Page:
Israeli Prime Minister Benjamin Netanyahu has issued the lamest critique of the Iran nuclear deal that one might imagine. Though his avowed aim was to convince President Trump to back out of the deal, he in fact unwittingly made a strong case to stay in.
In his Monday broadcast, which he recited in English and Hebrew, Netanyahu did publicize a remarkable heist by Israeli intelligence agencies—if his claims are true—of 55,000 pages of “files” and “archives” showing that 15 years ago, Iran did have a plan with an avowed intent to build nuclear weapons.
But did the prime minister think his viewers, at home and abroad, would glide over those key words—files and archive—or that they wouldn’t notice that the quotations from some of those files were dated 2003?
He said and showed nothing to suggest that the Iranians ever put their plan into motion or that they are violating the deal’s restrictions on nuclear activities now. In fact, at one point in his telecast, he acknowledged that Iran stopped the program—supporting the conclusion of a U.S National Intelligence Estimate, published in 2007, that Iran had halted its nuclear weapons program in the fall of 2003.
Netanyahu said the newly uncovered files indicate that Iranian officials have violated an article of the Iran deal requiring them to reveal their past plans or intentions to build nuclear weapons. Faced with the question, Iranian officials have denied that they ever had such intentions. If the files are authentic, they show that those denials are false. This is not a new point, but it is not trivial either, and the International Atomic Energy Agency should investigate the claims. (They may well find that Iran’s written plans about building nuclear weapons don’t amount to activities—nothing in Netanyahu’s presentation proves otherwise—and, therefore, don’t amount to a violation at all.)
However, the larger message of the archive—and Netanyahu’s briefing—is that the Iran nuclear deal, now more than ever, is worth preserving. Netanyahu pointed to documents suggesting that Iran had plans—he talked of secret documents, charts, presentations, and blueprints—for every aspect of designing, building, and testing nuclear weapons. What he neglected to point out is that the deal gives international inspectors highly intrusive powers to verify whether Iran is taking any steps to pursue those plans.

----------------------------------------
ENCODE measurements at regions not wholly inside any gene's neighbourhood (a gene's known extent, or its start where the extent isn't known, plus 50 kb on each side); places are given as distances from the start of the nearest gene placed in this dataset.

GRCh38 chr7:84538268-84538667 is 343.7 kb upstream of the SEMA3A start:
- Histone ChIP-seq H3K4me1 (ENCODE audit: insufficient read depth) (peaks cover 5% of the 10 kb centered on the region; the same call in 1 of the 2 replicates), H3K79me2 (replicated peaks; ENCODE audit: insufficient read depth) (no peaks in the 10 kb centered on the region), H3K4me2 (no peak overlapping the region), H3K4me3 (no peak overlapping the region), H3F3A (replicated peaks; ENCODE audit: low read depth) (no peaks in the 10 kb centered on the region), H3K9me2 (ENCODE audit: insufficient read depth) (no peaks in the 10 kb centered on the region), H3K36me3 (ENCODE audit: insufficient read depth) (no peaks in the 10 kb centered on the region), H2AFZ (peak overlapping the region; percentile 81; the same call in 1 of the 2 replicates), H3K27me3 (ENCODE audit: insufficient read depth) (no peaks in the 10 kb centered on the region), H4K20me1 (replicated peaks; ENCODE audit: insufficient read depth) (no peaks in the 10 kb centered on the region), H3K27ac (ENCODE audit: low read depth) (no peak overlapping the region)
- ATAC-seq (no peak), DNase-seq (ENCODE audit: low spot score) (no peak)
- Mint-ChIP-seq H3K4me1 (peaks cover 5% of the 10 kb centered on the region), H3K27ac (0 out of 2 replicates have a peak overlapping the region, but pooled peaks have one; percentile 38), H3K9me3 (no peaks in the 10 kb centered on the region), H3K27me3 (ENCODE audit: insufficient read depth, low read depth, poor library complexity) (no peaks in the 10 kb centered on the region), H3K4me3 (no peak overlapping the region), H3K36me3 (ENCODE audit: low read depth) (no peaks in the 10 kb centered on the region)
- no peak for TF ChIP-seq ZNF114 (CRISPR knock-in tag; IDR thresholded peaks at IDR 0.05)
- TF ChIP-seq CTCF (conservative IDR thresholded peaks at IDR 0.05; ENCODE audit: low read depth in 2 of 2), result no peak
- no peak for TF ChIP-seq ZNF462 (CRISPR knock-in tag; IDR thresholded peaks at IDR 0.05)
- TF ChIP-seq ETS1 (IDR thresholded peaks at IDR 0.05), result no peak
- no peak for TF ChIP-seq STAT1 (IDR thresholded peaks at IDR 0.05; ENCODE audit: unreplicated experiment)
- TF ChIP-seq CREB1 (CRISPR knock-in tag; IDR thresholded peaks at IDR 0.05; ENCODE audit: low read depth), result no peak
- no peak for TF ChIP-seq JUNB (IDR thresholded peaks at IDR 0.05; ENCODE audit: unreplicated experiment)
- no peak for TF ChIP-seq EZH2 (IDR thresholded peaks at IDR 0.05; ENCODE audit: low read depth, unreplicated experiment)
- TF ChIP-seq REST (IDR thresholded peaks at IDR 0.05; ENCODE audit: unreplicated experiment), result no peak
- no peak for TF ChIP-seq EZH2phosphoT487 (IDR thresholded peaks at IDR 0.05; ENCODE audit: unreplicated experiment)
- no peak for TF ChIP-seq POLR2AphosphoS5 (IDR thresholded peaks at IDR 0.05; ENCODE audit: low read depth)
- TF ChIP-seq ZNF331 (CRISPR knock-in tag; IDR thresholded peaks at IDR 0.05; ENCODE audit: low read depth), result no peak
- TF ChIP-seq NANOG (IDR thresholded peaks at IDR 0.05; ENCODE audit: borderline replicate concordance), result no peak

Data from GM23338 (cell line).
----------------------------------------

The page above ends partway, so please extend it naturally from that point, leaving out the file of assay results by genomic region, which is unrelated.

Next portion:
In Senate hearings last week, Secretary of Defense James Mattis testified that after reading the full text of the deal three times, he was struck by how solid its inspection provisions are. “I will say it is written almost with an assumption that Iran would try to cheat,” Mattis said. “So the verification, what is in there, is actually pretty robust as far as our intrusive ability to get in” and check on compliance.
Trump faces a May 12 deadline on whether to certify that Iran is in compliance with the deal and thus extend sanctions relief—or to pull out of the deal and reimpose sanctions. He has signed the certification twice before but has threatened to pull out this next time. On the earlier occasions, he was pressured to stay in the treaty by Mattis, Secretary of State Rex Tillerson, and his national security adviser, Lt. Gen. H.R. McMaster. Tillerson and McMaster have since been replaced by Mike Pompeo and John Bolton, who are fervent critics of the deal and supporters of regime change in Iran.
Several allied leaders have urged Trump not to withdraw from the deal. Ironically, many Israeli security and intelligence officers have publicly said that the deal is better for Israel than the abandonment of the deal. Netanyahu, ignoring their analyses, is trying to whip up a frisson of alarm but without any substance.
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